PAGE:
The jukung are strange little outrigger canoes that have a a rich and colourful history. The ubiquitous presence of such vessels in the Indonesian holiday island of Bali makes them arguably one of the most photographed icons of this beautiful island. Jukung are so prevalent in Bali, so vibrant, they truly represents the eclectic history of the island and seem to be synonymous with island life. You will find them beached after a day’s activity all around Bali.
These originally hand-crafted wooden canoes with outriggers (or supports) on one or both sides of the vessel (primarily for support) have been designed and used throughout South-East Asia and the South Pacific since almost 2000 years. They are typically carved from Camplung trees and bamboo trees, and in Bali, once they are fully constructed, they undergo a traditional and very beautiful blessing ceremony with offerings of rice, flowers, and fruits.
Bali is of course not the only place where you can actually spot a jukung. Also called cadik in some areas, the double outrigger jukung is but one of many types of Austronesian canoes that use the crab claw sail, traditional throughout Polynesia. People in Kalimantan also name their boats jukung and use them for transportation and in daily activities such as going to the office, to school, or shopping in the market. In Salonpeng, Madura, an island off the northeastern coast of Java, the jukung are huge and are used by the local fishermen.
There are some varying theories on how an almost identical design managed to penetrate so many vast islands in the region, but it would seem clear that some intrepid travellers or lost fishermen ended up on different islands and the design spread throughout the area.
Regardless of where they are used, they all have in common one thing: they are typically bright in color and highly decorated, coloured and designed to symbolise the boat-builder or the area of the craftsmen. They usually bear a marlin-like prow.
These hand-crafted little vessels were all originally built for local transportation and primarily fishing as they are known to be sturdy, robust and able to withstand precarious conditions. Fast and nimble, the Jukung are known for their capacity to skim over shallow reefs and also withstand ocean conditions. Nowadays they are often utilised for an unlikely use: Scuba Diving, snorkelling and surfing trips, and other novel tourist adventures. However the jukung design is still the same, it has not really deviated much from the original designs from hundreds of years ago. The boat owners and captains are still typically from fishing and building heritage and they custom-design their boats to fit surfboards and Scuba equipment.
Since the 1970s, there has been an increasing awareness in Bali to protect the environment, so access to wood to make traditional jukung became increasingly challenging. Currently there is a modern version of jukung, still sturdy and inexpensive, advertised as unsinkable and made from High Density Polyethylene (HDPE) in Indonesia.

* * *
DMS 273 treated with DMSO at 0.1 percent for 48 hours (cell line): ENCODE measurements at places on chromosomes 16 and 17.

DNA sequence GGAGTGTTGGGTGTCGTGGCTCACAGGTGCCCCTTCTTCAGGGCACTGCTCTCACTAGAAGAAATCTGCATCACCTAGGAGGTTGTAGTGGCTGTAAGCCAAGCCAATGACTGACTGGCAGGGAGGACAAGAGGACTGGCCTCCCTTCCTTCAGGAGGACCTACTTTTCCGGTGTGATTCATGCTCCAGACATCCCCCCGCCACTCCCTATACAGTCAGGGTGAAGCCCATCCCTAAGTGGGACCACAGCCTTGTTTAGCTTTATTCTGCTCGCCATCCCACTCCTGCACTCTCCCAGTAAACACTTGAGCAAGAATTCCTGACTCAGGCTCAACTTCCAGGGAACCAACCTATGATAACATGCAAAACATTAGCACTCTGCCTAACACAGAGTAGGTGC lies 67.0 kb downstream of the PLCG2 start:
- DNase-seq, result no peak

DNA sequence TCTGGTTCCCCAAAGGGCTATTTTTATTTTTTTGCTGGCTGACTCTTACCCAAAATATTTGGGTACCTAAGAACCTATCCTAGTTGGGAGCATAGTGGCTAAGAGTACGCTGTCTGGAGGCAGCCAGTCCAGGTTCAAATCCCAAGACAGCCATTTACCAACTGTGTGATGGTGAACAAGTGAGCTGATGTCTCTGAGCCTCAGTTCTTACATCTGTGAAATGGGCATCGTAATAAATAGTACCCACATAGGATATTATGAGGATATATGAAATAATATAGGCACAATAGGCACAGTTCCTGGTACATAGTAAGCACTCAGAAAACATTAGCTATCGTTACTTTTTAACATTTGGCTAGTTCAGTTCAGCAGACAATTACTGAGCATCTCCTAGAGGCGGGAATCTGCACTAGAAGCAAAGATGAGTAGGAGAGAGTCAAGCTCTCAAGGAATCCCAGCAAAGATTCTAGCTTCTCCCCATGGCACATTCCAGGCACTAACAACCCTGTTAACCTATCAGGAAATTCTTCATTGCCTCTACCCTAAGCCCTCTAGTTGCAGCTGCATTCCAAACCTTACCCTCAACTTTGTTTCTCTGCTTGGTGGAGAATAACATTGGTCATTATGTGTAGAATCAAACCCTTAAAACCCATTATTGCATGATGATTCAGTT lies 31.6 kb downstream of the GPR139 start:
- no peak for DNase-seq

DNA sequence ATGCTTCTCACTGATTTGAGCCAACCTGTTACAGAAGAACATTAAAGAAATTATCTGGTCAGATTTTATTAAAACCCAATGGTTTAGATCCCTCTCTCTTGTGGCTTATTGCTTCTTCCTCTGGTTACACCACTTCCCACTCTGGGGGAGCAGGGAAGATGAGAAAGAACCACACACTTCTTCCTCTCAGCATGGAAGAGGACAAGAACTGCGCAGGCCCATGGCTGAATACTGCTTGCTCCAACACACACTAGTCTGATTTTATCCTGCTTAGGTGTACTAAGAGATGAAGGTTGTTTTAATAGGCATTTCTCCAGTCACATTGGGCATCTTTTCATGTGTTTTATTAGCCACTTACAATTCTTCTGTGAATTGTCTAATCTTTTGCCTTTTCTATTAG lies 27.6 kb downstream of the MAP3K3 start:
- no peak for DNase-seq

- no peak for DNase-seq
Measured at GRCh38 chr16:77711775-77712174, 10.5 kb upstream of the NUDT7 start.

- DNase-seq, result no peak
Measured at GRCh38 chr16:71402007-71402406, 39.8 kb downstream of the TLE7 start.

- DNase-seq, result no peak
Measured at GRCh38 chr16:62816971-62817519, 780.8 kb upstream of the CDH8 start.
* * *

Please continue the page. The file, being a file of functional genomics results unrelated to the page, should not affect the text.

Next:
It is perhaps worth mentioning about a jukung race in the late 1980s, a three-month seafaring journey of over 1,900 km in open outrigger jukung canoes by nine crews, who sailed from Bali to Darwin, Australia, across the Timor Sea. The expedition was filmed and made into a documentary called “Passage out of Paradise”; it was also featured by the National Geographic Society as “The Great Jukung Race”. It was the first ever expedition of this kind, following purported Austronesian sailing routes dating 7,000 years old.
Challenges experienced were storms requiring numerous boat repairs, waterspouts, excessive exposure to sun, heat or rain, adverse currents and whirlpools. Hazards included drifting onto war-torn Timor, unpredictable behaviour/welcome from remote villagers, salt water boils, wound infections, malnutrition, near misses with night-time freighters, sightings of sperm whales and giant white sharks. Some sailors were viciously attacked by hornets while preparing to leave a remote beach camp.
The crews eventually rebelled and unanimously decided to sail as a group, as opposed to racing the final leg of the journey, for safety. They all successfully reached their final destination of Darwin.
A final point to mention is that experts say that if you ever happen to dream of a jukung or a similar vessel, this represents your capacity to withstand and navigate your way through difficult times and circumstances.
So, when you are in Bali and you see jukung, or when your dive centre uses a jukung for a dive, then remember this brief history of an amazing vessel and its heritage.